We’re looking at a few ways of eating that are all the rage these days.
Classic cookbooks like Betty Crocker, Julia Child and The Encyclopedia of Creative Cooking are handed down through generations and are still unprecedented references to go by. But our lifestyle has changed and along with it our ways of eating too.I still enjoy a good old fashioned breakfast on occasion…like once a week. A break from granola & yogurt. Except now I spread avocado in place of jam on toast and fresh fruit on homemade waffles. Well it’s a start.
I don’t know what appeals to you but let’s have a look at some of the new age cookbooks as seen on Flipboard.
A new study (ha!) out of California’s Loma Linda University found that vegetarians live longer and were especially less likely to die of heart disease than carnivores. The studies found that the mortality rate of meat eaters was as much as 19 percent higher than that of self-identified vegetarians, and the effect was significantly greater for men than for women. The Loma Linda studies showed an even longer lifespan for pesco-vegetarians, or those who included fish in their diets.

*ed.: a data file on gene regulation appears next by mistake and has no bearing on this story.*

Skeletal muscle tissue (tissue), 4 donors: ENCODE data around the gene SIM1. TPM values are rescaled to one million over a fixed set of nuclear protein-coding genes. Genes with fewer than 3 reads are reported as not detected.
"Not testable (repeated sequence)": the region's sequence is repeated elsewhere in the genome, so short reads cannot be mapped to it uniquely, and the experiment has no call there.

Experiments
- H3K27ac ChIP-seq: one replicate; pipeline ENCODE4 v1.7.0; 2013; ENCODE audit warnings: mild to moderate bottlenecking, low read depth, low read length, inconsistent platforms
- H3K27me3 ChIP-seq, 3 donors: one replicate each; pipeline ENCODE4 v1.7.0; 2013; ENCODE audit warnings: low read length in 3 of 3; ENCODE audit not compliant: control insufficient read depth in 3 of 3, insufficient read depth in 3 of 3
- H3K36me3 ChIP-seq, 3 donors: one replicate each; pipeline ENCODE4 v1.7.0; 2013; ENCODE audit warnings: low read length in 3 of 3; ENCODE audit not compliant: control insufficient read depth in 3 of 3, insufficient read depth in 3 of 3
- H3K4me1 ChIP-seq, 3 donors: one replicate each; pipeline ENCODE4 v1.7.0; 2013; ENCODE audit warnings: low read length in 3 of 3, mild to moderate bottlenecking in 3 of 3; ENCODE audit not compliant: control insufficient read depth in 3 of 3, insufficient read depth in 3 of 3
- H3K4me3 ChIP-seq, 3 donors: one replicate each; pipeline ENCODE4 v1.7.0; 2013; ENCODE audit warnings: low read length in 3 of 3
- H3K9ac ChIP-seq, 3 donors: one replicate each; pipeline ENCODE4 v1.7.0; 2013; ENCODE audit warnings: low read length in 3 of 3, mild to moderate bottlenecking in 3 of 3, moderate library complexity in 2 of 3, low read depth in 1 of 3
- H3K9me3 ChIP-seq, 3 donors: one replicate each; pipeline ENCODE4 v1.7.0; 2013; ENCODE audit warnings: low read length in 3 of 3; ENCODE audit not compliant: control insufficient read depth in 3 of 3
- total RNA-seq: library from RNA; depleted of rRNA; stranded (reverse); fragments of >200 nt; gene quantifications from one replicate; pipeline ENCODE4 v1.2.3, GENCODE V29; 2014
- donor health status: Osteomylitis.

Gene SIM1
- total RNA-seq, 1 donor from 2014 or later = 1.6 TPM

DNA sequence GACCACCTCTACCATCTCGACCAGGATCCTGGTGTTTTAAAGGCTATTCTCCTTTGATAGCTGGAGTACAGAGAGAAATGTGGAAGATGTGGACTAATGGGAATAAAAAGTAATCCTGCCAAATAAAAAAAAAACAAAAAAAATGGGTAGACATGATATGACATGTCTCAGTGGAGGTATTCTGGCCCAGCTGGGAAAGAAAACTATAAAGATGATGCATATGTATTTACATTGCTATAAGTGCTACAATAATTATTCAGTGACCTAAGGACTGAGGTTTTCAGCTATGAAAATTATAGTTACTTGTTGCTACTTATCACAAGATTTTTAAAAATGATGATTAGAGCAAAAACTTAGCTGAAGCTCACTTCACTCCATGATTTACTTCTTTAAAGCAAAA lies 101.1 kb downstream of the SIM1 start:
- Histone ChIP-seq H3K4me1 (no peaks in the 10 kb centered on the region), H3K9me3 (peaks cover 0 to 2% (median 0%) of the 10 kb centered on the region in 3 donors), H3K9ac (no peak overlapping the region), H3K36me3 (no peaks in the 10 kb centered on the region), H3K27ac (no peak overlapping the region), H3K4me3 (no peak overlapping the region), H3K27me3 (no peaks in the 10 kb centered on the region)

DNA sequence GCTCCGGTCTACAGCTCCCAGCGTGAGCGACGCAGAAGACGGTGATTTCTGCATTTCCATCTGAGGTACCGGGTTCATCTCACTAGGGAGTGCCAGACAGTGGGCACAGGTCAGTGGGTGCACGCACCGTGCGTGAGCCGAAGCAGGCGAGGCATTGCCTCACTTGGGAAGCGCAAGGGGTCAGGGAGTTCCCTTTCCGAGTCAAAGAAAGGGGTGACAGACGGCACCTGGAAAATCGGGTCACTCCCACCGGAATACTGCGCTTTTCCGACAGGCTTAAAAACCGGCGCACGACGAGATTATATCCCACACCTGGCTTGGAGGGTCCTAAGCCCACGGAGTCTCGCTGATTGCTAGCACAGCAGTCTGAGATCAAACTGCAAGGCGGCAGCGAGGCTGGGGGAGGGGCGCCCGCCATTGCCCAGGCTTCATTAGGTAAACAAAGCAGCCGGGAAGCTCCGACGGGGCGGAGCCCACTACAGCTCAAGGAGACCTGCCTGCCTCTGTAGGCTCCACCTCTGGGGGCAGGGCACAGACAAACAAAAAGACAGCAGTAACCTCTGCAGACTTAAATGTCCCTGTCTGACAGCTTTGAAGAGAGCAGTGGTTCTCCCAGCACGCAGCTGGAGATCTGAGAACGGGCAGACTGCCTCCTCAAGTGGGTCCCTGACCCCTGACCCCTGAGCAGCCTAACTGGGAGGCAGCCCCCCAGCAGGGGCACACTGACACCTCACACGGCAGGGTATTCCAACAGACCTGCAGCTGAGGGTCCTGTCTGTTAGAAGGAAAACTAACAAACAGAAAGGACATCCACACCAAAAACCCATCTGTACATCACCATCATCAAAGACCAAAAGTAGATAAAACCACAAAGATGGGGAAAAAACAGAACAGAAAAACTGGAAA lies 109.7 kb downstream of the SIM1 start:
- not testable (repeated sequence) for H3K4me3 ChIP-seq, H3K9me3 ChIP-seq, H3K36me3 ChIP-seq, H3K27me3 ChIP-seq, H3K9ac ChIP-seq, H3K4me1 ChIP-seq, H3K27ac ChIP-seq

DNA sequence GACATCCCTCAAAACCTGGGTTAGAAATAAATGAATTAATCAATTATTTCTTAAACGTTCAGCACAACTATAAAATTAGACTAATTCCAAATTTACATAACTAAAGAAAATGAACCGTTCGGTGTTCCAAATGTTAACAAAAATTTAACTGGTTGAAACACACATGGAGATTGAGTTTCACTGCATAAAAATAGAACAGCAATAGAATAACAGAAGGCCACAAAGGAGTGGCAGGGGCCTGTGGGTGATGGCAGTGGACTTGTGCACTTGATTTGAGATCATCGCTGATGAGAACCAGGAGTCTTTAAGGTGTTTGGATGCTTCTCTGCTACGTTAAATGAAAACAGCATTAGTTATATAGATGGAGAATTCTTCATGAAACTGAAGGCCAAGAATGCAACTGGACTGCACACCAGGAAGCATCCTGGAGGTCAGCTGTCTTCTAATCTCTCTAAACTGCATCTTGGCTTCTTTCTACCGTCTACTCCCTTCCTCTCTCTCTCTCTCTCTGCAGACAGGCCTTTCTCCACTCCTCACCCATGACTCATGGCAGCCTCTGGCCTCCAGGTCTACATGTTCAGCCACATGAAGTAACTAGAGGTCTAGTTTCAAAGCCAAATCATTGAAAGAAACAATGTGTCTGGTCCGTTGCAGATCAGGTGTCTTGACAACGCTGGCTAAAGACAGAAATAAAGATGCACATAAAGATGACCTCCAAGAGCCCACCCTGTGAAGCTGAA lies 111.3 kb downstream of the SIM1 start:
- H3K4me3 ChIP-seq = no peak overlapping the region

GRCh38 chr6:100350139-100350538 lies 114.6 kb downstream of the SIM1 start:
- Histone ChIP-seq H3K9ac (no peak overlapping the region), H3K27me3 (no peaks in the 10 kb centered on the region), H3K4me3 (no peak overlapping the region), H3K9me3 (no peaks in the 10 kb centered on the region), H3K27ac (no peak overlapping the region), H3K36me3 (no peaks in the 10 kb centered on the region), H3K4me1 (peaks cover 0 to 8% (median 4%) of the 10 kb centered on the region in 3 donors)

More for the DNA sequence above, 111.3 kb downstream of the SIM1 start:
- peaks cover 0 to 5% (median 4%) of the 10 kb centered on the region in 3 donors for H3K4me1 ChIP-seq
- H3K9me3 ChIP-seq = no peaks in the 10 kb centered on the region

Until the verdict is in, meat eaters would do well to eat ample servings of fruits and veggies, limit intake of red and processed meats, eat fish often, and consume fewer calories overall. Vegetarians should find ways to get plenty of protein, iron, calcium, zinc, B12 and omega-3 fatty acids, all of which are often lacking in meatless dishes.
So, which category do you fall into?
Source: Flipboard for cookbook photos & New study by Kellee Katagi for Natural Choices.
breakfast photos: d. king